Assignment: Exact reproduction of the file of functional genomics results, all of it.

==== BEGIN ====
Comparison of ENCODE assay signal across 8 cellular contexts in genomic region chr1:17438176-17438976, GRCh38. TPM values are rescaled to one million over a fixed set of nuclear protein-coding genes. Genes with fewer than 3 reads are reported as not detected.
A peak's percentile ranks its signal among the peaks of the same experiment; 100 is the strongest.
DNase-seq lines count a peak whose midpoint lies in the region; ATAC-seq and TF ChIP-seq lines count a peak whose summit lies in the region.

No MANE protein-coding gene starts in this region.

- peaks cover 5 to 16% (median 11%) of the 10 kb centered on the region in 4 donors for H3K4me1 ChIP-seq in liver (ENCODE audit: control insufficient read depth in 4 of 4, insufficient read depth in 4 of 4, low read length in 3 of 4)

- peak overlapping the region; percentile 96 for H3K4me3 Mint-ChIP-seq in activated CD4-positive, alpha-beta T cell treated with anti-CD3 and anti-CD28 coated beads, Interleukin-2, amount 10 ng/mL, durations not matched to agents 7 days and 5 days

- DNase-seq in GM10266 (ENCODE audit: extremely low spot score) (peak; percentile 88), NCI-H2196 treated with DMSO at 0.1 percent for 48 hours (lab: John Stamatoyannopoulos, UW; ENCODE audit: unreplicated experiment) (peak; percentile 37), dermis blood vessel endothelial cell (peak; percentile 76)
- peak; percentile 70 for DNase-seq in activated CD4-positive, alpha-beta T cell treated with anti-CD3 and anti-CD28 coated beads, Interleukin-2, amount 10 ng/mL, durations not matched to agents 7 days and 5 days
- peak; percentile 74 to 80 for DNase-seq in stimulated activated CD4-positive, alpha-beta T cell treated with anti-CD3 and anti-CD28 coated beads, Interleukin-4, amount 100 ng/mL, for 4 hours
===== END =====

Comparison of ENCODE assay signal across 8 cellular contexts in genomic region chr1:17438176-17438976, GRCh38. TPM values are rescaled to one million over a fixed set of nuclear protein-coding genes. Genes with fewer than 3 reads are reported as not detected.
A peak's percentile ranks its signal among the peaks of the same experiment; 100 is the strongest.
DNase-seq lines count a peak whose midpoint lies in the region; ATAC-seq and TF ChIP-seq lines count a peak whose summit lies in the region.

No MANE protein-coding gene starts in this region.

- peaks cover 5 to 16% (median 11%) of the 10 kb centered on the region in 4 donors for H3K4me1 ChIP-seq in liver (ENCODE audit: control insufficient read depth in 4 of 4, insufficient read depth in 4 of 4, low read length in 3 of 4)

- peak overlapping the region; percentile 96 for H3K4me3 Mint-ChIP-seq in activated CD4-positive, alpha-beta T cell treated with anti-CD3 and anti-CD28 coated beads, Interleukin-2, amount 10 ng/mL, durations not matched to agents 7 days and 5 days

- DNase-seq in GM10266 (ENCODE audit: extremely low spot score) (peak; percentile 88), NCI-H2196 treated with DMSO at 0.1 percent for 48 hours (lab: John Stamatoyannopoulos, UW; ENCODE audit: unreplicated experiment) (peak; percentile 37), dermis blood vessel endothelial cell (peak; percentile 76)
- peak; percentile 70 for DNase-seq in activated CD4-positive, alpha-beta T cell treated with anti-CD3 and anti-CD28 coated beads, Interleukin-2, amount 10 ng/mL, durations not matched to agents 7 days and 5 days
- peak; percentile 74 to 80 for DNase-seq in stimulated activated CD4-positive, alpha-beta T cell treated with anti-CD3 and anti-CD28 coated beads, Interleukin-4, amount 100 ng/mL, for 4 hours